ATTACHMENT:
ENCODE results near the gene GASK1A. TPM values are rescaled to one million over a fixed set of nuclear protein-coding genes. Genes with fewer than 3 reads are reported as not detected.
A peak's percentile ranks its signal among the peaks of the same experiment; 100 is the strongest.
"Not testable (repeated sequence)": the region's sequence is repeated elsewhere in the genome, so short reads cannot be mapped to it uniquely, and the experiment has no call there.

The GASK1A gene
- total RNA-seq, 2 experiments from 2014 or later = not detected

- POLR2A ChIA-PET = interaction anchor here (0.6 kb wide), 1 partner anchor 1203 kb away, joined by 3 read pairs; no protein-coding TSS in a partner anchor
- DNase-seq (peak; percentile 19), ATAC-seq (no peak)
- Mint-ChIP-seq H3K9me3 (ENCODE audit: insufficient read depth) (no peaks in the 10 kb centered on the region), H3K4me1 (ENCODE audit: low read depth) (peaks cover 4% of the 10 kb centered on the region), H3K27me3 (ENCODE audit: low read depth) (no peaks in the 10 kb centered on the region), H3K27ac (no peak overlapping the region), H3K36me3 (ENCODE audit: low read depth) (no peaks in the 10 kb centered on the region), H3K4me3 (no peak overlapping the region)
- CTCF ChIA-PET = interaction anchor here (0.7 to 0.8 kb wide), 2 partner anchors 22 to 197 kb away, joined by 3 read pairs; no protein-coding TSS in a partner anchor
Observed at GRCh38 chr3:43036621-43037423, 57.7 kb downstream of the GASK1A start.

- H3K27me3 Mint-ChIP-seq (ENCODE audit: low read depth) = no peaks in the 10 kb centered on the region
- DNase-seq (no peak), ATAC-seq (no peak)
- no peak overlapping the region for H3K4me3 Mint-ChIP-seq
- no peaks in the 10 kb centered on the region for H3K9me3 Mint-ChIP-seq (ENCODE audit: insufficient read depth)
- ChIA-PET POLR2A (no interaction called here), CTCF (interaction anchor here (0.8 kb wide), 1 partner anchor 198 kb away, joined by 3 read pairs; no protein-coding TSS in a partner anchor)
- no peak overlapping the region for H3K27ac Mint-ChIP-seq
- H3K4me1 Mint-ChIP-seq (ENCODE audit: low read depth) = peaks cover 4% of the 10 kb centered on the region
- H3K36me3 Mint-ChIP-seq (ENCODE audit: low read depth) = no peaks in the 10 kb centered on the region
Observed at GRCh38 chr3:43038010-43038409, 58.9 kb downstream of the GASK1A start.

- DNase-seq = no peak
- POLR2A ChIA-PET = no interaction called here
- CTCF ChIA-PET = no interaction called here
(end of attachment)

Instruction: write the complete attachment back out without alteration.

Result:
ENCODE results near the gene GASK1A. TPM values are rescaled to one million over a fixed set of nuclear protein-coding genes. Genes with fewer than 3 reads are reported as not detected.
A peak's percentile ranks its signal among the peaks of the same experiment; 100 is the strongest.
"Not testable (repeated sequence)": the region's sequence is repeated elsewhere in the genome, so short reads cannot be mapped to it uniquely, and the experiment has no call there.

The GASK1A gene
- total RNA-seq, 2 experiments from 2014 or later = not detected

- POLR2A ChIA-PET = interaction anchor here (0.6 kb wide), 1 partner anchor 1203 kb away, joined by 3 read pairs; no protein-coding TSS in a partner anchor
- DNase-seq (peak; percentile 19), ATAC-seq (no peak)
- Mint-ChIP-seq H3K9me3 (ENCODE audit: insufficient read depth) (no peaks in the 10 kb centered on the region), H3K4me1 (ENCODE audit: low read depth) (peaks cover 4% of the 10 kb centered on the region), H3K27me3 (ENCODE audit: low read depth) (no peaks in the 10 kb centered on the region), H3K27ac (no peak overlapping the region), H3K36me3 (ENCODE audit: low read depth) (no peaks in the 10 kb centered on the region), H3K4me3 (no peak overlapping the region)
- CTCF ChIA-PET = interaction anchor here (0.7 to 0.8 kb wide), 2 partner anchors 22 to 197 kb away, joined by 3 read pairs; no protein-coding TSS in a partner anchor
Observed at GRCh38 chr3:43036621-43037423, 57.7 kb downstream of the GASK1A start.

- H3K27me3 Mint-ChIP-seq (ENCODE audit: low read depth) = no peaks in the 10 kb centered on the region
- DNase-seq (no peak), ATAC-seq (no peak)
- no peak overlapping the region for H3K4me3 Mint-ChIP-seq
- no peaks in the 10 kb centered on the region for H3K9me3 Mint-ChIP-seq (ENCODE audit: insufficient read depth)
- ChIA-PET POLR2A (no interaction called here), CTCF (interaction anchor here (0.8 kb wide), 1 partner anchor 198 kb away, joined by 3 read pairs; no protein-coding TSS in a partner anchor)
- no peak overlapping the region for H3K27ac Mint-ChIP-seq
- H3K4me1 Mint-ChIP-seq (ENCODE audit: low read depth) = peaks cover 4% of the 10 kb centered on the region
- H3K36me3 Mint-ChIP-seq (ENCODE audit: low read depth) = no peaks in the 10 kb centered on the region
Observed at GRCh38 chr3:43038010-43038409, 58.9 kb downstream of the GASK1A start.

- DNase-seq = no peak
- POLR2A ChIA-PET = no interaction called here
- CTCF ChIA-PET = no interaction called here